Banana Pudding Bundt Style Dessert

Banana Pudding Bundt Style

For something fun, tasty and fruity, try this recipe that boasts a delicious banana flavor. It’s relatively simple to make and makes a great family dessert or your contribution to a pot luck dinner.


  • 1 box of yellow cake mix
  • 1 package of instant banana pudding mix, 85g (3 oz)
  • 4 large eggs
  • 250ml (8.5 fl oz) of water
  • 60ml (.9 oz) of vegetable oil
  • 200g (7 oz) of mashed banana
  • 500g (17.5 oz) of powdered sugar
  • 2 tablespoon of milk
  • 1 teaspoon of vanilla extract
  • 120g (4.2 oz) finely chopped walnuts (Optional)

Kuglof od jogurta i naranče - Mirisna teka


  1. Preheat your oven to 175 degrees C.
  2. Prepare a bundt pan by greasing and flouring it.
  3. In a large mixing bowl, combine the cake mix, pudding mix, water, banana, eggs, and vegetable oil.
  4. Use an electric mixer and mix for 2 minutes. Pour into the bundt pan. Bake 50 – 55 minutes or until the cake tests as done.
  5. Remove cake from the oven and cool for 15 minutes on a wire rack. Then remove the cake from the pan and let it keep cooling on the rack.


  1. Combine the milk, vanilla, and powdered sugar in a medium size bowl.
  2. Beat together until the mixture is smooth.
  3. Drip the glaze over a cooled cake.
  4. If you have decided to use the chopped walnuts, now is the time to sprinkle them over the cake.

Healthy French Food Recipes

 I am very excited, and honored, to be doing this guest post for Karen. Her work and crusade are so worthwhile. I am a French mom living in LA, raising a 19 months old son, and writing my FrenchFoodieBaby blog about our journey in educating his taste buds and making him a gourmet and healthy eater, the French way. And I’m here to debunk some of the myths and mystique behind French family cuisine, and try to show families that the French approach is much simpler than it seems.

The French way of eating, and their approach to educating children’s taste buds, has definite benefits (including the fact that kids actually enjoy eating vegetables, and have lower rates of obesity). So the next logical step would be for more people to implement and adapt those methods for their family. And a lot of families have indeed been inspired by it, as demonstrated by the great deal of interest in Karen’s book and work in general. But I have found in my interactions with a lot of moms and families mostly in the US, that there’s this ingrained belief that French food is fancy. I say “French-style cuisine” and a lot of people visualize intricate sophisticated dishes, hours laboring by the stove, expensive ingredients… all of which would make it quite impractical to most families, and wasted on young children. (Note that I talk about “French-style” cuisine or “French way of eating”, because I’m not so much talking about what the French eat and French cuisine per se, but how the French eat, the way they approach food and nutrition. You can adopt that approach with any type of international cuisine, and in fact, a lot of French families cook from a variety of cuisines from around the world.)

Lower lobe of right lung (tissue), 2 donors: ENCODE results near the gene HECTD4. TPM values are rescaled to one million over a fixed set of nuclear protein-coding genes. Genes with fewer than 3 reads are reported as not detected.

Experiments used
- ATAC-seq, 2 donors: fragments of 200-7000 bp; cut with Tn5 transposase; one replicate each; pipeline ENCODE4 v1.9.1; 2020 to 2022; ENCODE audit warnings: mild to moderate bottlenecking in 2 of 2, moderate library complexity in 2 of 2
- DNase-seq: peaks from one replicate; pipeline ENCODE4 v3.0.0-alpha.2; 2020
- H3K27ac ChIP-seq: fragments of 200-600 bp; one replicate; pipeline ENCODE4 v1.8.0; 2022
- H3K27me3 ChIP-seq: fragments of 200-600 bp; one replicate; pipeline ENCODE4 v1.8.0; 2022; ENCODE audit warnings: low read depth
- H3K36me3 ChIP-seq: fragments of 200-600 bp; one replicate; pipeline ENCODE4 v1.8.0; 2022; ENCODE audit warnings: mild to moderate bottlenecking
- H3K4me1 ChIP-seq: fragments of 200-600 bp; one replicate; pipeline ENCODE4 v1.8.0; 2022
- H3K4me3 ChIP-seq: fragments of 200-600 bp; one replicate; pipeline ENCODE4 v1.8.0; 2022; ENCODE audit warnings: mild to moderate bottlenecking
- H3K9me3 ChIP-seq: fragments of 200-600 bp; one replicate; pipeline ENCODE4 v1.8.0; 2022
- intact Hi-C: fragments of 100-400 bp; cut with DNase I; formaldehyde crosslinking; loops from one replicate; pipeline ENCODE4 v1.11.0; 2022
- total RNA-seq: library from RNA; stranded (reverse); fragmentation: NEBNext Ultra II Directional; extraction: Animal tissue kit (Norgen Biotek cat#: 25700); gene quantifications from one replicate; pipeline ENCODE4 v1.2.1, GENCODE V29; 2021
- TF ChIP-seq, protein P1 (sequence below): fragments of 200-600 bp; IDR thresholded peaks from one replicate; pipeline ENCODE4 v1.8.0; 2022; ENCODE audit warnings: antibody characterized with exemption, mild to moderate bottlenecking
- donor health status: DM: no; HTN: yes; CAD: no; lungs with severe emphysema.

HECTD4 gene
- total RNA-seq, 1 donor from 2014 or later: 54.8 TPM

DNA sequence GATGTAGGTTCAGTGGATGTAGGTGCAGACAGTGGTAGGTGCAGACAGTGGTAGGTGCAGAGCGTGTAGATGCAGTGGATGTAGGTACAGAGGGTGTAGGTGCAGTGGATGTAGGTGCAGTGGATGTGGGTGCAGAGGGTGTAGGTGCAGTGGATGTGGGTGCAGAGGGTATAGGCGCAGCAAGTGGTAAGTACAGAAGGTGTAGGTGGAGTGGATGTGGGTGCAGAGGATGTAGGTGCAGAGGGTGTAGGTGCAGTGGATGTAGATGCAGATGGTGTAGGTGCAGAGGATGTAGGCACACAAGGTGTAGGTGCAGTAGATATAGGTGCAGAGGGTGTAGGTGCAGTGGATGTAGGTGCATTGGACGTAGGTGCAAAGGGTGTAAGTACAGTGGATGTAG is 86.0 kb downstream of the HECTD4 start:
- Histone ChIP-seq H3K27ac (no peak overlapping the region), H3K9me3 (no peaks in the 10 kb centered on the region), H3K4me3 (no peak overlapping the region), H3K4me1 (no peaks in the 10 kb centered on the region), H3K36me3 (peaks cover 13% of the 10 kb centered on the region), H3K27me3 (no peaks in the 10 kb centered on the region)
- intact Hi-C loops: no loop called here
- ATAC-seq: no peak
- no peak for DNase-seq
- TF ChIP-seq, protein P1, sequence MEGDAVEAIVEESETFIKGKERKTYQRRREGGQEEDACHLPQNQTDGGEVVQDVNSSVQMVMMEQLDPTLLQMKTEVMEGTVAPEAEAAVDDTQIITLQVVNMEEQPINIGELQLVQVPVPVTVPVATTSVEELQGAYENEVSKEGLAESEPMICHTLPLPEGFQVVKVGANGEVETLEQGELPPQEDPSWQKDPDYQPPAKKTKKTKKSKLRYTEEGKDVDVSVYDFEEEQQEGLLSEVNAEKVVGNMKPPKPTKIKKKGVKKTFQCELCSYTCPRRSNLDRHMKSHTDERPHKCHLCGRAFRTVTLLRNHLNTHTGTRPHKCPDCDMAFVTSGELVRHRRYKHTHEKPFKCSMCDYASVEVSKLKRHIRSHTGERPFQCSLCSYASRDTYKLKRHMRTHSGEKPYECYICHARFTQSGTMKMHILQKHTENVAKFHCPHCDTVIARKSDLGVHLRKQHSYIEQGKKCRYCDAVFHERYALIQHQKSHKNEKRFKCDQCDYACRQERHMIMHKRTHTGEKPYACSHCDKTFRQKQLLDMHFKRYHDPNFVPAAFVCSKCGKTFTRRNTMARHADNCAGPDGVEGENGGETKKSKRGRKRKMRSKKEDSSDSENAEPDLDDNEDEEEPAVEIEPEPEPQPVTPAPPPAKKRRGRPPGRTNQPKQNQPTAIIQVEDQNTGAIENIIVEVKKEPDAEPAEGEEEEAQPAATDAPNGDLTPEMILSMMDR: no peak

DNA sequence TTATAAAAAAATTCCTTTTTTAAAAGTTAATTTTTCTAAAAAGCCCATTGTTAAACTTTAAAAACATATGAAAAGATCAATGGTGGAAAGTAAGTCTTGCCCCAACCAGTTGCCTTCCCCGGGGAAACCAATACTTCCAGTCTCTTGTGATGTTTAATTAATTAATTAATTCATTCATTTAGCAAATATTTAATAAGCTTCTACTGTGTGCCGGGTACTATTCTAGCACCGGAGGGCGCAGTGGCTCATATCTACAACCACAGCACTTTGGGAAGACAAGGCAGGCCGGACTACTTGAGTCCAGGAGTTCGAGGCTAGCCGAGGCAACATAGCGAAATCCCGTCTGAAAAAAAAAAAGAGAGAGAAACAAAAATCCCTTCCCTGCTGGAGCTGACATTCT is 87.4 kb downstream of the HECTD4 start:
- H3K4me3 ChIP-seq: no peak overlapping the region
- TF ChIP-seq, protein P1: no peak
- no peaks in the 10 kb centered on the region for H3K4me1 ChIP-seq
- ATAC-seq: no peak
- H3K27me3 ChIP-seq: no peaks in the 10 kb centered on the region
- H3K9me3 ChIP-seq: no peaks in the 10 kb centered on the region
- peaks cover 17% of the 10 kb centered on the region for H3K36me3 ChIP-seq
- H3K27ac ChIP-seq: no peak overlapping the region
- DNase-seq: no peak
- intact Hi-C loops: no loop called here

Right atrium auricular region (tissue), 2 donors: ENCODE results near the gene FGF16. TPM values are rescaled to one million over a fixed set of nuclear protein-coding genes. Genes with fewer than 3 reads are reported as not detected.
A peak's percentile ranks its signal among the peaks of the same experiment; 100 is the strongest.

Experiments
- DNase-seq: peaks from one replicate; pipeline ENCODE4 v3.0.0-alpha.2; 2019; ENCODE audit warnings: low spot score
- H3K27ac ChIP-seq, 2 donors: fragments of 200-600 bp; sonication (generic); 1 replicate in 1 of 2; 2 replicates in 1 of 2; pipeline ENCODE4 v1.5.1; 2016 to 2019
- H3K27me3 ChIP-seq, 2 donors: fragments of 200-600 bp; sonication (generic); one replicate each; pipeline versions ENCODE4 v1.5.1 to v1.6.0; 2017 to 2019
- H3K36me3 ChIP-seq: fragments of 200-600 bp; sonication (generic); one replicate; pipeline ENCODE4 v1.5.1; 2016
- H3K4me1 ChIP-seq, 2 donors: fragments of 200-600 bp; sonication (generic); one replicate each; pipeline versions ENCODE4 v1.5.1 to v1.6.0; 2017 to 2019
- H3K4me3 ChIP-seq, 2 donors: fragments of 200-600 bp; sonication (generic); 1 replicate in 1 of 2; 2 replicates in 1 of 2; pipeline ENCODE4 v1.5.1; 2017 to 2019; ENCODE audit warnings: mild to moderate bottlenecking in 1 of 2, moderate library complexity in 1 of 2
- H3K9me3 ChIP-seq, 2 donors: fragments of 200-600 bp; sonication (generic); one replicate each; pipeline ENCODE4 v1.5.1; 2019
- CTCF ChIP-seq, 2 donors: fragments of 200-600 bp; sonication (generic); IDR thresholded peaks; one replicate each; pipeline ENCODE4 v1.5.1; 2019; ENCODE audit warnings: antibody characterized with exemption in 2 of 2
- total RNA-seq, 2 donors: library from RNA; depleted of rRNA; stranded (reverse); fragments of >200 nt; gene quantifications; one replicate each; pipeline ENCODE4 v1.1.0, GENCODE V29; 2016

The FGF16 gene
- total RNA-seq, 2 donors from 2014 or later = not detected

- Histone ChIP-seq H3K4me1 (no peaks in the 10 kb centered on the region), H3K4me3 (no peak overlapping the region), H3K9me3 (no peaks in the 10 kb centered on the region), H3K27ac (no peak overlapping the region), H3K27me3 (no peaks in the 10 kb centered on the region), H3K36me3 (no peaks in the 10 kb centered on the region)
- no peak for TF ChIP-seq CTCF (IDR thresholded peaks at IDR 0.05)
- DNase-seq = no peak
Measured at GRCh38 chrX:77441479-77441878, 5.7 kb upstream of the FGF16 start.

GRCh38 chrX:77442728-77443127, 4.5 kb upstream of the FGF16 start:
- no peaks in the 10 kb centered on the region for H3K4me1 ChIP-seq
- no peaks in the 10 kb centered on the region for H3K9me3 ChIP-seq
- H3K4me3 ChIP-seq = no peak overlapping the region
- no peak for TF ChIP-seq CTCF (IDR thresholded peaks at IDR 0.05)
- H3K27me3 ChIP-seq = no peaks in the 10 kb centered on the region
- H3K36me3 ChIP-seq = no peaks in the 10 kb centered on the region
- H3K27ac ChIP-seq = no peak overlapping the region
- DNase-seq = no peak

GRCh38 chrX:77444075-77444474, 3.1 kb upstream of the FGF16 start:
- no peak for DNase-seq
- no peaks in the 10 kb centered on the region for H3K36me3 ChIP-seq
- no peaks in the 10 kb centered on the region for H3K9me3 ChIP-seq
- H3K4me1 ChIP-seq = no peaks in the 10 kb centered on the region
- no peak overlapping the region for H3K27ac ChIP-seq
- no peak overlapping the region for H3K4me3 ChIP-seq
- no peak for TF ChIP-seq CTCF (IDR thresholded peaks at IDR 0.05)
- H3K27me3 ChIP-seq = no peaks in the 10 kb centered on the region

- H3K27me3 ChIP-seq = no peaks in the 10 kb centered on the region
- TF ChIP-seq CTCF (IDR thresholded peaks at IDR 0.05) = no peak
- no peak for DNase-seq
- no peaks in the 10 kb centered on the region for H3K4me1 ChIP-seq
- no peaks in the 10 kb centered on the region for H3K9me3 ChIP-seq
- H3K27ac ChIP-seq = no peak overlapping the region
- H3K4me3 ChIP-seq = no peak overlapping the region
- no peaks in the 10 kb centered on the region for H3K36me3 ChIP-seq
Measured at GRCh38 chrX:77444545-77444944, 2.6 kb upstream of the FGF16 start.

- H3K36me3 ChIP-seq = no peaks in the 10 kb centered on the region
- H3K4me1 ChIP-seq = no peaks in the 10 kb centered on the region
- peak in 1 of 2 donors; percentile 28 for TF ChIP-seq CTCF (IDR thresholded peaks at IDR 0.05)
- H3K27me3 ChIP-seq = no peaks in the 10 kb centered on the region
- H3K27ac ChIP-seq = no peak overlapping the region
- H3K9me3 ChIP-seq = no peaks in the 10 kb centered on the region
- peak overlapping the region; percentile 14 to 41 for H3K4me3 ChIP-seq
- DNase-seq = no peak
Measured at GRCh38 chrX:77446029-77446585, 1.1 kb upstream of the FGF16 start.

I started becoming more aware of those preconceptions about French cuisine when I started my son on solids when he was about 5 months old. I was following a Mommy & Me class which happened to be around lunch time, and started bringing my homemade baby purees to class. Soon came the era of finger foods, around eight months, and I started bringing a mini-version of a “4 course meal” for Pablo in class, basically a finger food as appetizer (hearts of palm, green beans, cauliflower, etc.), a homemade protein & vegetable puree, a kind of cheese, and a bit of fruit compote or yogurt for dessert. There I was, thinking I was doing nothing out of the ordinary. And one day, another mom commented on the “gourmet meals” I was making Pablo, and that he was the “best fed baby in LA.”

This same perspective a lot of North Americans have of French cuisine, shows up again when you start telling them what French kids are served for lunch in school. When I first told my husband we were served a sit-down hot four-course lunch, he just couldn’t believe it, rethinking with some nausea about the sloppy Joes, pizzas, stale spaghetti and overcooked burgers he ate in school.

Karen’s brilliant idea to post the menus from French school lunches on her blog, really shows some concrete examples of what goes on every day in French schools, and by extension, what they eat at home too.

I am often asked by busy moms browsing through Pablo’s menus, “How can you do these fancy meals for Pablo every night?” Well, I hate to kill the bubble and gourmet aura around French family cuisine, but I’m here to tell you that it’s just not that fancy. Well… it is, and it isn’t.

If by fancy, you mean that it tastes really good, then yes it’s the idea. If by fancy, you mean some thought and finesse has been put into the dishes that compose a meal, then absolutely. If by fancy, you mean that care was put into presentation and preparation, definitely. That approach is the cornerstone of the French view of food as a pleasurable, worthwhile, sharing experience.